2020 APNA Award for Excellence in Leadership – RN
Suzie Marriott, MS, BSN, RN-BC
“Suzie is always ready to answer the call to provide her expertise in times of crisis,” says Kristen Kichefski, who nominated Suzie Marriott, MS, BSN, RN-BC for the APNA Award for Excellence in Leadership – RN. “For nearly two decades, she has contributed to the improvement of organizational performance in psychiatric-mental health care on the local, state, national, and international levels.” Suzie’s leadership is seen throughout multiple areas and the continuum of care, as she advocates for psychiatric-mental health nurses and ensures that her colleagues have the resources they need.
At a Glance
Psychiatric-Mental Health Nursing Passion: Suicide Prevention
Words of Wisdom for Nurses: “Don’t lose sight of why you became a nurse.”
Favorite Self Care Tip: “I like to listen to music and do deep breathing exercises and invest in running and exercising.”
Suzie is a dedicated champion for the crucial role of psychiatric-mental health nurses. As the Associate Director of Nursing and Behavioral Health at Stony Brook University Hospital, she focuses on the relationship between nurse and patient, providing resources and education to empower those she works with to fully participate in the partnership of care. “As nurses, we are given lots of tasks to do that take us away from patients,” she says. “But [care] is about the relationship: still finding to the time to connect with each patient.”
Suzie has given numerous lectures on topics relevant to psychiatric-mental health nursing, including safe environments, forensic nursing, community care, and trauma-informed care. Through her work on the APNA Administrative Council, she has helped compile resources to support other psychiatric-mental health nursing leaders as they navigate organizational and regulatory requirements.
When the COVID-19 pandemic began, “Suzie not only worked to contain transmission [of COVID-19] in her hospital units, but also provided leadership and crisis support throughout her facility to staff on the medical floors impacted by the care of critically ill patients,” says Kichefski. Suzie also reached out to psychiatric-mental health nurses around the country, says McManus, to participate in “networking discussions to support education and stress management resources for nurses during this crisis.”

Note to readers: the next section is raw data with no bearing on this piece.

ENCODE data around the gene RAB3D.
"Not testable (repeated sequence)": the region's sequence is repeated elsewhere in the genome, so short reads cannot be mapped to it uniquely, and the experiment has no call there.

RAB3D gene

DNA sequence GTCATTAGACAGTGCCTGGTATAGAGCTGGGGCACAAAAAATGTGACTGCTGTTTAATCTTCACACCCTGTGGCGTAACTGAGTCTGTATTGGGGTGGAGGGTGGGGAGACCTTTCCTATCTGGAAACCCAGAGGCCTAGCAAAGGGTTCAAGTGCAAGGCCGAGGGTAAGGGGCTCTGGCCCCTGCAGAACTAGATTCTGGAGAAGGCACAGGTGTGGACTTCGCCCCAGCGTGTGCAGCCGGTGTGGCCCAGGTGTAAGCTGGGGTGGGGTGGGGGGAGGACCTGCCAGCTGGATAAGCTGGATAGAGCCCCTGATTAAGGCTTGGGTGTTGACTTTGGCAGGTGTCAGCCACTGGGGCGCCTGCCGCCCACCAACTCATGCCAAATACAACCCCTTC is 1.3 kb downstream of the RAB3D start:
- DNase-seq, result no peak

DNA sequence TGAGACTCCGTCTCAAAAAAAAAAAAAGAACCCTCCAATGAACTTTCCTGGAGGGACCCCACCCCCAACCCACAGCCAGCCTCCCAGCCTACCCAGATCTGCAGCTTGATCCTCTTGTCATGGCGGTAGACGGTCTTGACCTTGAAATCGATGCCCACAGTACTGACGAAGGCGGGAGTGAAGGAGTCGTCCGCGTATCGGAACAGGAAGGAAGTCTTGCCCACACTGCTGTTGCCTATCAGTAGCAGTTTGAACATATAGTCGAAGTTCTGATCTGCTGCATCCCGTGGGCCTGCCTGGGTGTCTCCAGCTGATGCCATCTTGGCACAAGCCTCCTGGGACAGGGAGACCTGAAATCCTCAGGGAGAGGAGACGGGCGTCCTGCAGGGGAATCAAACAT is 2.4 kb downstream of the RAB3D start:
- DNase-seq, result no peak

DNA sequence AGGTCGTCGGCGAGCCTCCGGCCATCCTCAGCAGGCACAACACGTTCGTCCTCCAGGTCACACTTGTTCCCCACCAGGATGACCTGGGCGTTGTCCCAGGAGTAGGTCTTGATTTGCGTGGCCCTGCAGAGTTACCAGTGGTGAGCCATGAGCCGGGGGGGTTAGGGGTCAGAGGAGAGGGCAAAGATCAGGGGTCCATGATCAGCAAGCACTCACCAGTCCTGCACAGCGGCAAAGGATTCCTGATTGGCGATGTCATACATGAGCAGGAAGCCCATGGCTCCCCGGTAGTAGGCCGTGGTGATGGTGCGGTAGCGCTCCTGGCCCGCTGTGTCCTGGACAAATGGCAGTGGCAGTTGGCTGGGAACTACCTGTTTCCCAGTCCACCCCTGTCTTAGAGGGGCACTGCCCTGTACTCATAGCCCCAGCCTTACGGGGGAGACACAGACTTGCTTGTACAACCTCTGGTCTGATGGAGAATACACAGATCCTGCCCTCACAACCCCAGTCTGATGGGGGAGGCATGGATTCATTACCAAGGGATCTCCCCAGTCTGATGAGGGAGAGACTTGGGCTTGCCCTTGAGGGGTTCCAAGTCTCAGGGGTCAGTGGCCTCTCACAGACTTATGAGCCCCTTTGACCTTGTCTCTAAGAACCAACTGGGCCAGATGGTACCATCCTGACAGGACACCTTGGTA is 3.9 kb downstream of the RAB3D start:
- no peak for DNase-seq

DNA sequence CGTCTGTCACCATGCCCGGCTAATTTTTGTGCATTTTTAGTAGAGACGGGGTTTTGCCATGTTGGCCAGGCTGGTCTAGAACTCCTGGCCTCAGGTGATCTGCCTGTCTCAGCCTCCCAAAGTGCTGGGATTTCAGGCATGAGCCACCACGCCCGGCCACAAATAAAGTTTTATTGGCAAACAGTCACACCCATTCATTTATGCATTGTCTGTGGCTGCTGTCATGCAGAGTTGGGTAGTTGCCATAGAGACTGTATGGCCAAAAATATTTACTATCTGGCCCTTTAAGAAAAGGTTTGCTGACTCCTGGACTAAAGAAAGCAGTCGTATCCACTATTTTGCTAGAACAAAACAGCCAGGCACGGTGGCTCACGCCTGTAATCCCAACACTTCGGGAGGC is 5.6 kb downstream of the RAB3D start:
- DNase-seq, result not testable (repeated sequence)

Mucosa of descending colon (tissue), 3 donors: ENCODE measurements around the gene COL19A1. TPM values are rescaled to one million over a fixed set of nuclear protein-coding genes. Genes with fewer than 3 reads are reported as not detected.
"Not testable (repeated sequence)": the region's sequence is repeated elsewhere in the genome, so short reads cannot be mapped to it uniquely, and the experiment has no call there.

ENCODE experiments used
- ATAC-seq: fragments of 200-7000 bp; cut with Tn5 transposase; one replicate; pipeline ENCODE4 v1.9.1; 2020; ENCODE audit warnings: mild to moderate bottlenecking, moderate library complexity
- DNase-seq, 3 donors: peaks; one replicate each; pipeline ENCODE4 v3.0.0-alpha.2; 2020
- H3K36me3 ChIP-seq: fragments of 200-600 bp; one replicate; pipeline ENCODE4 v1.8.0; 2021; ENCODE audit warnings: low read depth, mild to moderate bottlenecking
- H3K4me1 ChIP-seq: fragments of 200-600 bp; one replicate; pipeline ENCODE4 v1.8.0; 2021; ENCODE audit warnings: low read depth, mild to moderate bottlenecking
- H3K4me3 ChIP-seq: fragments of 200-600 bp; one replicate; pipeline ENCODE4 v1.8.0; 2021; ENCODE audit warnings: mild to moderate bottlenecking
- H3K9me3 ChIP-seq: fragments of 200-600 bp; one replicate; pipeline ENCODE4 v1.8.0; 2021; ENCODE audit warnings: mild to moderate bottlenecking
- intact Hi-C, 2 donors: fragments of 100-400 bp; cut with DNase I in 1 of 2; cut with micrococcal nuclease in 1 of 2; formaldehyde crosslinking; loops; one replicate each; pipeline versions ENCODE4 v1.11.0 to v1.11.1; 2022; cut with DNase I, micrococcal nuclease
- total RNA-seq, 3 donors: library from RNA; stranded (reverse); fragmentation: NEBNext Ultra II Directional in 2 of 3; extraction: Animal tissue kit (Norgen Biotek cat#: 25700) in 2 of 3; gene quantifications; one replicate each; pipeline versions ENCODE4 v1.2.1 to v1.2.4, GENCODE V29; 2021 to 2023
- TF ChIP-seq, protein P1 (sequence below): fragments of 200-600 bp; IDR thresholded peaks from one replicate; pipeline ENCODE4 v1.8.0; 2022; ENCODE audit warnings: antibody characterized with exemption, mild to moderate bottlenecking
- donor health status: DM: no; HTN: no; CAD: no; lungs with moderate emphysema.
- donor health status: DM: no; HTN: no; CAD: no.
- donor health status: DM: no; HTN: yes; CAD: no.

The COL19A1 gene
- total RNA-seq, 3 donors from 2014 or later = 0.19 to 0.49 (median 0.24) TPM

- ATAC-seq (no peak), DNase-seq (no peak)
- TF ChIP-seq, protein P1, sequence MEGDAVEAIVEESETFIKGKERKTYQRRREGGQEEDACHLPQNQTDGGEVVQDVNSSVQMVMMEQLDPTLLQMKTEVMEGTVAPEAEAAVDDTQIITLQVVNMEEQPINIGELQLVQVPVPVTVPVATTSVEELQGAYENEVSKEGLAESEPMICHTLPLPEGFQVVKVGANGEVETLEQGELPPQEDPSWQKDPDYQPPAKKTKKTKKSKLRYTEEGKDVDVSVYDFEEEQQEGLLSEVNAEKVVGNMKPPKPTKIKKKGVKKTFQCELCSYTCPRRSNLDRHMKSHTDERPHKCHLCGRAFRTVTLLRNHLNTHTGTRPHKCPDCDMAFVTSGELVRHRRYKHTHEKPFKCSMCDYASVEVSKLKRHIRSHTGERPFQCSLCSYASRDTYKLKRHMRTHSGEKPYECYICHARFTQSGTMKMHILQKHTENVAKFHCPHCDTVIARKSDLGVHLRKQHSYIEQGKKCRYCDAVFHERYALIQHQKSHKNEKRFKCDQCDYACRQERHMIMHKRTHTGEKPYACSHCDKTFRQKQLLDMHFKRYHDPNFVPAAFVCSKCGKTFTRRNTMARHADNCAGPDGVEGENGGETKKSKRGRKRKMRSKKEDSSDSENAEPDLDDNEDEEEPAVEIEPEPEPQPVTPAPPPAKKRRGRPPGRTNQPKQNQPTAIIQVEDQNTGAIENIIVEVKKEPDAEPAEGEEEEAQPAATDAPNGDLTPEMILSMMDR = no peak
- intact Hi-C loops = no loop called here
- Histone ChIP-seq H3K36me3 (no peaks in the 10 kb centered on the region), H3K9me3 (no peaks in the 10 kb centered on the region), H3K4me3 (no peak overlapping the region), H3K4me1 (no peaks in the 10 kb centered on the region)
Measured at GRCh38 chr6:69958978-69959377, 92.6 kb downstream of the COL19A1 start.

“We need to be proud to be nurses. We have an important role – advocating for patients – and we mustn’t lose sight of that. “
Suzie is also a passionate leader for suicide prevention education, which began when she recognized her own discomfort early in her career. “As a new nurse, I felt very ill-equipped to work with patients at risk of suicide,” she says. “It was actually the patients who taught me how to be better. It is really important that we invest time in nurses so that we are comfortable with the skills and able to connect with patients.” To help her fellow nurses gain confidence in assessing and managing suicide risk, Suzie has implemented the ASIST/safeTALK program within the hospital. “Suzie’s passion for awareness and education in suicide prevention is evident through her career in the UK and the US,” says Kichefski. “She was quick to volunteer her time to facilitate [training] for several APNA New York Chapter educational events,” says her colleague Marybeth McManus. “She is known for her pragmatic, visionary practice.”
In all her leadership initiatives, Suzie celebrates the joy and honor of psychiatric-mental health nursing and encourages her colleagues to do the same. “I think we need to be proud to be nurses,” she says. “We have a very important role – advocating for patients – and we mustn’t lose sight of that…[The most rewarding aspect is] when I see positive interactions between patients who are very distressed and nursing staff who are able to make the patient feel better.”